4. Depois de muitos anos citando a Encíclica sem ter lido toda finalmente li. Impressiona muito o fato de que em 1891 o Papa Leão XIII tivesse previsto todo um panorama social que ainda no século XXI é revolucionário.

    5. Especially recommended for people under the misconception that the Church operates under the principles of socialism, or that the State has no duties towards the citizens.

    6. A brilliant entry-point of the Roman Church to the social debates of the 19th and 20th centuries. Pope Leo provides a sort of "3rd way" between the extremes of Marxist Communism and Nationalist Fascism, focusing instead on the priority of the family--rather than prioritizing the state or the collective. Private property is spoken of as a right of the family in order to ensure the freedom to flourish, while the duty of individuals (especially employers) towards the "family" (represented by the br [...]

    7. While it does outline an almost fascist-like society(class collaboration). It is still very relevant today.His argument for private ownership over the means of production(and for private ownership in general) was very poor in my opinion. Mixing ones labor with the land is not enough to constitute ownership. Land can only be possessed. Also this encyclical clearly sets out to prove why certain arbitrary gender roles are necessary(which kind of pisses me off).Another problem is the encyclicals end [...]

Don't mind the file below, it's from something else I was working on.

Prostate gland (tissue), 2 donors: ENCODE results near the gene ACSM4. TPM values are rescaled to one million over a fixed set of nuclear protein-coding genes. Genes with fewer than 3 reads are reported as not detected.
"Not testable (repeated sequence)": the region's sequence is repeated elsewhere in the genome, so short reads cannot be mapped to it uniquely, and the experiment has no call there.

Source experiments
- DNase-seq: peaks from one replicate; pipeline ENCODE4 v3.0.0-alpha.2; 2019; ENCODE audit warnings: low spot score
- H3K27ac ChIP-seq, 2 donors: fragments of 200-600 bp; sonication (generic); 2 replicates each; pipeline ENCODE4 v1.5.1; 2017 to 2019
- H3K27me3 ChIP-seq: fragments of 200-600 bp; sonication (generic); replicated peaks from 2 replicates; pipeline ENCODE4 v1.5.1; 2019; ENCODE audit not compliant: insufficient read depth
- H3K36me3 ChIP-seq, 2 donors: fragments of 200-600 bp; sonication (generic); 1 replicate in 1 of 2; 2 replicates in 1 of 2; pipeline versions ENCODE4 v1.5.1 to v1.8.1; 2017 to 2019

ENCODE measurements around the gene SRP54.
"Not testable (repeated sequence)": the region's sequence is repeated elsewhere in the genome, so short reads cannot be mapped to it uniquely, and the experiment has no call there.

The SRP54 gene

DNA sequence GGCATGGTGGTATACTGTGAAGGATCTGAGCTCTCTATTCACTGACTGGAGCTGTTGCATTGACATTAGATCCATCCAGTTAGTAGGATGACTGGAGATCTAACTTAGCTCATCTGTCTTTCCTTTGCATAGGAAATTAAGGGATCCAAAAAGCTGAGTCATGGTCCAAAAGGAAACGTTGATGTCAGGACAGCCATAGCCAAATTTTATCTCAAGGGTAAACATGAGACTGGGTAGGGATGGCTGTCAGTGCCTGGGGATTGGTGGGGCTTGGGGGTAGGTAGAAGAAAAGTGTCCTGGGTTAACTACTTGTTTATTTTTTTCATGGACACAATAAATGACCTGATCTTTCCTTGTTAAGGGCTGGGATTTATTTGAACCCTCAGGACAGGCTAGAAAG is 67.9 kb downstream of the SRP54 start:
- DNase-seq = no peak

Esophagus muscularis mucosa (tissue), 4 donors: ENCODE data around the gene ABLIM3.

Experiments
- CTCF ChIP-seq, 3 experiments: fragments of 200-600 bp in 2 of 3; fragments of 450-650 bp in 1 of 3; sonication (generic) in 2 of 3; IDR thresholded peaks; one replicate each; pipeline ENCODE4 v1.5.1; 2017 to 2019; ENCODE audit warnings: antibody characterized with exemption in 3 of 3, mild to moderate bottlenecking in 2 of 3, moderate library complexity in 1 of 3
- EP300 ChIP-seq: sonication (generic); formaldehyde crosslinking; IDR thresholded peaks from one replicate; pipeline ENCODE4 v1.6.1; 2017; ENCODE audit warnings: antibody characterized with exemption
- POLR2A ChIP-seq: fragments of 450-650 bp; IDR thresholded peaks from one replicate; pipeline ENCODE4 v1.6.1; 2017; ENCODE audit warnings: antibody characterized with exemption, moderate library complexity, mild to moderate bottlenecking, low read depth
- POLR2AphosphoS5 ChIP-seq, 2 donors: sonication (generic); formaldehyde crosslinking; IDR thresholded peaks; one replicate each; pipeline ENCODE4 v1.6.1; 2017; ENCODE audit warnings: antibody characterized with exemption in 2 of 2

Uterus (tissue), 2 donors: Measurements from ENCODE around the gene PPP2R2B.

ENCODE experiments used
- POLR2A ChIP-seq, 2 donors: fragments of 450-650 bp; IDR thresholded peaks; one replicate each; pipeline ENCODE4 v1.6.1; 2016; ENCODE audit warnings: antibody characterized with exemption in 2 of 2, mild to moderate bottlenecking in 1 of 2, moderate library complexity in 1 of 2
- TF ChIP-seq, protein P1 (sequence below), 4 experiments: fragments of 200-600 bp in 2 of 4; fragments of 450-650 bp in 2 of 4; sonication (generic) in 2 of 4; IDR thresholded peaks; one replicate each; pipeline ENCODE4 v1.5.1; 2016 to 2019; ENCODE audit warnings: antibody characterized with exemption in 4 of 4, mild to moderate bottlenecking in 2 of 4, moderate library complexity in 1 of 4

8. The first work to point out the dangers of Karl Marx's ideology of Socialism and Communism from the Catholic perspective. Leo XIII's concern for the common worker along with his understanding of the rights of mankind put forward a gentle explanation of the balanced Catholic Church teaching on these subjects while refuting the lies told by the Socialist, Communist and Crony Capitalist apologists of the late 19th Century. For anyone looking to sift through the lies told in the mainstream and find [...]

    9. Pope Leo XIII fought socialism with this text, explaining why the Church believes that private property is a natural right. Triumphant capitalists should make sure to read to the end, where the pope goes on to explain that the right to form a labor union is also a natural right. Interesting middle ground here; as a Catholic, you can see why the pope wanted the Church to play a larger role in the formation of unions.

    10. “Rerum Novarum” is a prescription for a Utopia second to none. I read Plato’s Republic as carefully as I could and Thomas More’s Utopia, not to mention a few dystopias, and they left a felling I was reading fantasies. This encyclical by Leo XIII reads like hard non-fiction for today’s world.

    11. "Age gives way to age, but the events of one century are wonderfully like those of another" -Pope Leo XIII,Certainly some of the language is dated and is gender biased but in many ways this encyclical is as relevant today as in 1891

    12. Superb beginning to the social teaching of the Church. Leo rightly rejects both socialism and any form of capitalism which results in a few sitting on heaps and heaps of money while others struggle to scrape by. Not a long read, but a thought-provoking one.

    13. Not the easiest translation to read but everyone entering the workforce or starting a business should read this encyclical of His Holiness Pope Leo XIII

    14. Another illuminating and exceptional encyclical by Pope Leo XIII, he investigates each major economic/societal issue of the modern day with a brutal clarity that is definitely needed.